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What are the tax benefits available to first-time homebuyers renting out their property?

What are the tax benefits available to first-time homebuyers renting out their property?

While many first-time homebuyers are motivated by the dream of living in a house owned by them, some may prefer to invest in a home but not live in it. 

Buying an investment property has several potential advantages for the homeowner beyond earning rent to help repay the mortgage. 

Homeowners can claim a tax deduction on the cost of “capital works” such as construction or renovation if the home is either rented or made available for rent. They may also qualify for tax deductions on “capital allowances” or expenses towards “depreciating assets”. Such assets are the items in the rental property that tend to decrease in value with use, over time. 

What are the tax deductions on capital works available to owners of rental properties?

Whether you buy a newly developed property or a previously owned home, you may need to repaint the house or put in a wall to create more rooms before renting it out. As per the ATO, improvements must clearly and positively impact either the use or the rental value of the home. Typically, for homes built after 1987, owners may qualify for a tax deduction worth 2.5 per cent of the construction cost for the duration the house is rented, up to a maximum of 40 years. Note that this duration is measured from the completion of the construction work. 

Likewise, owners may claim a tax deduction for structural improvements to a rental property, which is also 2.5 per cent of the improvement cost, but only if the improvements were made after 1992. Both these deductions can only be claimed for the time the homeowner rents out the home. The homeowner will need to provide details of the construction or improvement work, including the type of work undertaken and who performed it, the start date and completion date, and the total construction or improvement costs.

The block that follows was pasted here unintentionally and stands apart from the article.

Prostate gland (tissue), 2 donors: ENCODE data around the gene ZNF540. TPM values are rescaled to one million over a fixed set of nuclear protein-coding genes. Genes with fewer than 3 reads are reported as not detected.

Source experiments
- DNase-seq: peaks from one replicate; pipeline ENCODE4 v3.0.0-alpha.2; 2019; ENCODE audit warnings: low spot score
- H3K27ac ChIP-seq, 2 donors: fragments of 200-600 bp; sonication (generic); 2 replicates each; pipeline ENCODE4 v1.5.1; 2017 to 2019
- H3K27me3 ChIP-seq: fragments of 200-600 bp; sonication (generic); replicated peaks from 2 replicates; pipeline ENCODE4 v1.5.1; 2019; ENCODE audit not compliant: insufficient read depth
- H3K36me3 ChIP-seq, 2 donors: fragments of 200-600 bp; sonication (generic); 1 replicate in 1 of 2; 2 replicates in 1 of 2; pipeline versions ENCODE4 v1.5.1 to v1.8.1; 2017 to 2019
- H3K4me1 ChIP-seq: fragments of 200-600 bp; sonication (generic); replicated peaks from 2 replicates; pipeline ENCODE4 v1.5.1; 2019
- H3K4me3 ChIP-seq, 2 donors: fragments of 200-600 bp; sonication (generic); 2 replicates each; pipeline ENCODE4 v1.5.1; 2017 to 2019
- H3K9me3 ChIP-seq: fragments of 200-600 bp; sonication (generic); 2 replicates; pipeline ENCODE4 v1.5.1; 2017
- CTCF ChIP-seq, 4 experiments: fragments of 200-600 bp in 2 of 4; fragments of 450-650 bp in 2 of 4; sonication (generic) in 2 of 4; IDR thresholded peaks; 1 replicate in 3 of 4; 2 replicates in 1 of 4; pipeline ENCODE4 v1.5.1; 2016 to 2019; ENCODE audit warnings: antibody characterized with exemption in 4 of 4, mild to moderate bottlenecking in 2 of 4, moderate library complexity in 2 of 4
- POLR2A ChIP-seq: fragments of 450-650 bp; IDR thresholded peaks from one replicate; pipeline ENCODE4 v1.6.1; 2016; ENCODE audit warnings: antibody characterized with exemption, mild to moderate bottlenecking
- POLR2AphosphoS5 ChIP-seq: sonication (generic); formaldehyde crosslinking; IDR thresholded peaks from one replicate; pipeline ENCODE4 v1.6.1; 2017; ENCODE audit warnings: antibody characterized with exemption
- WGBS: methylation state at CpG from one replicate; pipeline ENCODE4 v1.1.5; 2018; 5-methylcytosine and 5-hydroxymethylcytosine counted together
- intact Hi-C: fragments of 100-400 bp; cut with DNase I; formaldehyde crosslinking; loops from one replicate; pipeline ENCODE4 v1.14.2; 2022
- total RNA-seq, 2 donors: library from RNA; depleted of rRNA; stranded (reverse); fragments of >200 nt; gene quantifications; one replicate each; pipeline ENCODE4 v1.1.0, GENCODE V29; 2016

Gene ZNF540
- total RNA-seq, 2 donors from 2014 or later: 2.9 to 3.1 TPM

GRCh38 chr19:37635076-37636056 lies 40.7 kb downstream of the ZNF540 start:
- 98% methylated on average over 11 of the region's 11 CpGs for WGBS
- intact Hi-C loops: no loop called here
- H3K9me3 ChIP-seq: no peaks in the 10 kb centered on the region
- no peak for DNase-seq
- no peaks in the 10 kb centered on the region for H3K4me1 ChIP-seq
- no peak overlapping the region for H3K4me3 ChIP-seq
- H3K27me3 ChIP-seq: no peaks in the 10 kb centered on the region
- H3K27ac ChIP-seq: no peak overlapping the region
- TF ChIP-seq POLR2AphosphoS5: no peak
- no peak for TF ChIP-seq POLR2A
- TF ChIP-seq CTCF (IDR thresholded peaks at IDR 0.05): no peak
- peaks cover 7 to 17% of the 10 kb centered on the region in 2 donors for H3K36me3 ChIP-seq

If receipts are not available for the construction or improvement costs, owners can submit an estimate prepared by a qualified expert. They can also include the fees paid to contractors, architects and even the qualified expert preparing the cost report in the costs on which the tax deduction is claimed. The homeowner must include details about the period during which the home was rented out when claiming a tax deduction.

What tax deductions can rental property owners claim on depreciating assets?

Homeowners often rent out homes that are equipped with, for instance, electrical appliances or home furnishings. These are called depreciating assets as their value declines over time. However, for tax purposes, only assets that are not permanent installations but distinct from the building, and that may need to be replaced within a defined period of time are considered depreciating assets. Typically, a surveyor or another expert can prepare a schedule of depreciable assets listing the original value of the assets, their estimated life and the expected decline in value. 

Usually, homeowners can only claim a tax deduction for newly purchased assets. Consider checking the full list of depreciating assets on which the ATO allows tax deductions. They can also claim a tax deduction on assets valued at under $300 in the same tax year the home was rented out. If the cost of several assets doesn’t exceed $1,000, homeowners can claim a tax deduction on these assets collectively. 

For more expensive assets, homeowners may claim a tax deduction over several years using either the diminishing value method or the prime cost method. Homeowners who want to claim more deductions earlier can opt for the diminishing value method, while those preferring equally proportioned deductions over the life of the asset can use the prime cost method.

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This article was reviewed by Kate Cowling before it was published as part of RateCity's Fact Check process.

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